Is it safe to use the government’s Covid-19 app?

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Shafaqna Pakistan: اThe federal government on Wednesday said that there was no rhyme or reason for citizens to believe reports of security flaws and bugs in its Covid-19 Gov PK application aimed at providing easy access to information on ventilator availability in hospitals across the country. Analysts are mulling over is it safe to use the government’s Covid-19 app?

According to a press release by the National Information Technology Board (NITB) in this regard, the issues put forward by a French researcher were “incorrect”.

“The purpose of the app is to stop the epidemic’s spread. A very limited personal information of the user is collected. The app does not show the exact coordinates of the infected people, instead, it shows the radius parameter that is fixed by default at 10 meters for self-declared patients and 300 meters at a quarantine location. Hence, self-declared patients have given their consent to reveal their coordinates for the safety of other citizens. Moreover, they have accepted our app privacy policy/terms and conditions,” it said.

The Android app requests users to allow it to access their mobile location data to show Covid-19 patient within a radius of 30 to 300 metres. It also allows patients to mark their location on the app to help others identify if there is a positive case in their locality.

Government’s Covid-19 app: Using authoritarian tech to get more control?
To ensure lockdowns and physical distancing, the governments around the world are using various tactics ranging from the imposition of fines to digital cameras to restrict people’s movements. Analyst are mulling over is the use of authoritarian tech eroding privacy?

Sindh, province of southeastern Pakistan, Police Department’s Security and Emergency Service Division has recently launched an application dubbed “Citizen Monitoring App.” The Citizen Monitoring App is designed to keep tabs on citizens roaming around the city. It will be available only to the officials and will be installed on Mobile Phones used by officers deputed at police checkpoints.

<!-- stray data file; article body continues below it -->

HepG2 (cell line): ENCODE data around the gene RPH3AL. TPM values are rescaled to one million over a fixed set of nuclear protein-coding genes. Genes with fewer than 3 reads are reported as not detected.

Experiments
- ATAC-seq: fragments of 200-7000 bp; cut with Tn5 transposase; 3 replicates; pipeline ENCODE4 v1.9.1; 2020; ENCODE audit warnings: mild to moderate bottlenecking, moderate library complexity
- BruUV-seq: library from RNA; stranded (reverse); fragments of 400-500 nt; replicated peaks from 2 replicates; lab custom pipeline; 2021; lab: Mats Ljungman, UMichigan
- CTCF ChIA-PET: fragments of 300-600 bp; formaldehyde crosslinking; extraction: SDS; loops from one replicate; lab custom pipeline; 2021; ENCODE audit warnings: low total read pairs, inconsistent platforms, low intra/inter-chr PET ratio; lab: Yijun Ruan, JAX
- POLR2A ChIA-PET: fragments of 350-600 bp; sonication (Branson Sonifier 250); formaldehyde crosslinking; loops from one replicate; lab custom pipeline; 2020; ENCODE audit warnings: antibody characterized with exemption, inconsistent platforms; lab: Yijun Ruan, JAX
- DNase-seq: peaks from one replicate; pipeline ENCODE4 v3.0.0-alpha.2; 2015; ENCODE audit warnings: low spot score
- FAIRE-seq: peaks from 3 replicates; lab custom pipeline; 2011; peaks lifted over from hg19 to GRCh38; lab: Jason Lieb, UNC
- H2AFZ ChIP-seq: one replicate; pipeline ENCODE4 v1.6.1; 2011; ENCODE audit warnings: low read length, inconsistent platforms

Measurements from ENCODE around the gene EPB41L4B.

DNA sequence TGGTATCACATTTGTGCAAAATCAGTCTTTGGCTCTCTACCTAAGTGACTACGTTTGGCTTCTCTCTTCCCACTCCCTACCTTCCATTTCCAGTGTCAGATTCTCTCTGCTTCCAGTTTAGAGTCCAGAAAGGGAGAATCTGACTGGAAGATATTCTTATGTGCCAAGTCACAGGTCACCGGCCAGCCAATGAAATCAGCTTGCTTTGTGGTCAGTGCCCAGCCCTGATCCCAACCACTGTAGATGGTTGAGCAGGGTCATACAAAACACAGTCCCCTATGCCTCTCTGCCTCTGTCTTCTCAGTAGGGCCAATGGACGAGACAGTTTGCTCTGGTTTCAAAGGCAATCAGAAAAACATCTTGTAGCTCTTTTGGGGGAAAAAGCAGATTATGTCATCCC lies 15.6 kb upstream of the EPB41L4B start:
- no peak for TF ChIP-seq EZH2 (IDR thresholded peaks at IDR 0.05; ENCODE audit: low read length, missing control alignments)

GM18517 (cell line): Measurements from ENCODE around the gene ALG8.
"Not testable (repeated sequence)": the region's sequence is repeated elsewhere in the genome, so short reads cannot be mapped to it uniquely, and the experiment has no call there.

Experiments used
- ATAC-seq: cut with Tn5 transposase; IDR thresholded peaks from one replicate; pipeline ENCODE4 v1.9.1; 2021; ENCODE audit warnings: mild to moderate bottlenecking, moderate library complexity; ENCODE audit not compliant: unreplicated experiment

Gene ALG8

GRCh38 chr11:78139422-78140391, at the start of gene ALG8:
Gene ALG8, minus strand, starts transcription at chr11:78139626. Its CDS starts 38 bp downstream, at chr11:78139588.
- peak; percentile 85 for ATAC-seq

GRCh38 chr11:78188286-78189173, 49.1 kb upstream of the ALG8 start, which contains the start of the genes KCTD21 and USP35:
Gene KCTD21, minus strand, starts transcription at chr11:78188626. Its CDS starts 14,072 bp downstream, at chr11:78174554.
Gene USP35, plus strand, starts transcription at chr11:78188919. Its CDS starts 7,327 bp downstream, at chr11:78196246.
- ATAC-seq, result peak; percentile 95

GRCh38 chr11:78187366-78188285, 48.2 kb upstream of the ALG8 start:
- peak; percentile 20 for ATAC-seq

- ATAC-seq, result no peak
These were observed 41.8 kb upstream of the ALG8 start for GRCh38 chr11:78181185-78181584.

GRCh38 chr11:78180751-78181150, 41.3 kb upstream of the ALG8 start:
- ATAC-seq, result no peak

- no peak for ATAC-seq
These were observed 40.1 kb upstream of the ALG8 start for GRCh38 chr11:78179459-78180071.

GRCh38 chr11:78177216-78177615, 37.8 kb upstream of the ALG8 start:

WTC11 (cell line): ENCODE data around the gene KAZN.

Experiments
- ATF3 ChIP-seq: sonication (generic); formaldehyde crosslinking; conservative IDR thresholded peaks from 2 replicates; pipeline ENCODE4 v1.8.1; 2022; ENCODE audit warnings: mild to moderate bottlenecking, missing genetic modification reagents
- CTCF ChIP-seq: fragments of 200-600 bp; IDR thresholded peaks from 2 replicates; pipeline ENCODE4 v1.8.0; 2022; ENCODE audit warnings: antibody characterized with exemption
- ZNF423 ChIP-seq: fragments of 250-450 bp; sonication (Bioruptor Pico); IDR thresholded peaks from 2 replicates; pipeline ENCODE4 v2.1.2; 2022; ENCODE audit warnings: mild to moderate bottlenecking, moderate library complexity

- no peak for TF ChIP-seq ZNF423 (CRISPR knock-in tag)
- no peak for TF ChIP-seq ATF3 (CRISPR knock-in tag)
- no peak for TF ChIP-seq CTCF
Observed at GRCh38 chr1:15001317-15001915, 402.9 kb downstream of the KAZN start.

Similarly, the Moscow police claimed to have caught and fined 200 people who violated quarantine and self-isolation using facial recognition and a 170,000-camera system. According to a Russian media report some of the alleged violators who were fined had been outside for less than half a minute before they were picked up by a camera.

In Israel, the Shin Bet security service has shifted its powerful surveillance program to retrace the movements of coronavirus patients or suspected carriers. The mechanism is similar to that used in Russia — phone and credit card data are used for mapping, and health officials must then alert and quarantine people who were within 2 meters, for 10 minutes or more, of someone infected with the virus, according to the country’s Health Ministry.

In South Korea, the government used data from credit card transactions, phone geolocation, and surveillance footage to give detailed information on coronavirus patients, without identifying them by name, according to a government website. The result was a map where people can see if they were in close proximity to a coronavirus carrier. Detailed histories led to some patients being doxxed — having their personal information outed without consent — and authorities decided to scale down the data-sharing policies.

As citizens have been asked to use the government’s Covid-19 app, experts believe that these tools will become a permanent part of our lives, and the governments will use them to control citizens. Is the use of authoritarian tech eroding privacy? Yuval Noah Harari, author of ‘Sapiens’, ‘Homo Deus’ and ‘21 Lessons for the 21st Century’, believes that “many short-term emergency measures will become a fixture of life. That is the nature of emergencies. They fast-forward historical processes. Decisions that in normal times could take years of deliberation are passed in a matter of hours.”

Moreover, Harari notes that “immature and even dangerous technologies are pressed into service, because the risks of doing nothing are bigger. Entire countries serve as guinea-pigs in large-scale social experiments. What happens when everybody works from home and communicates only at a distance? What happens when entire schools and universities go online? In normal times, governments, businesses and educational boards would never agree to conduct such experiments. But these aren’t normal times.”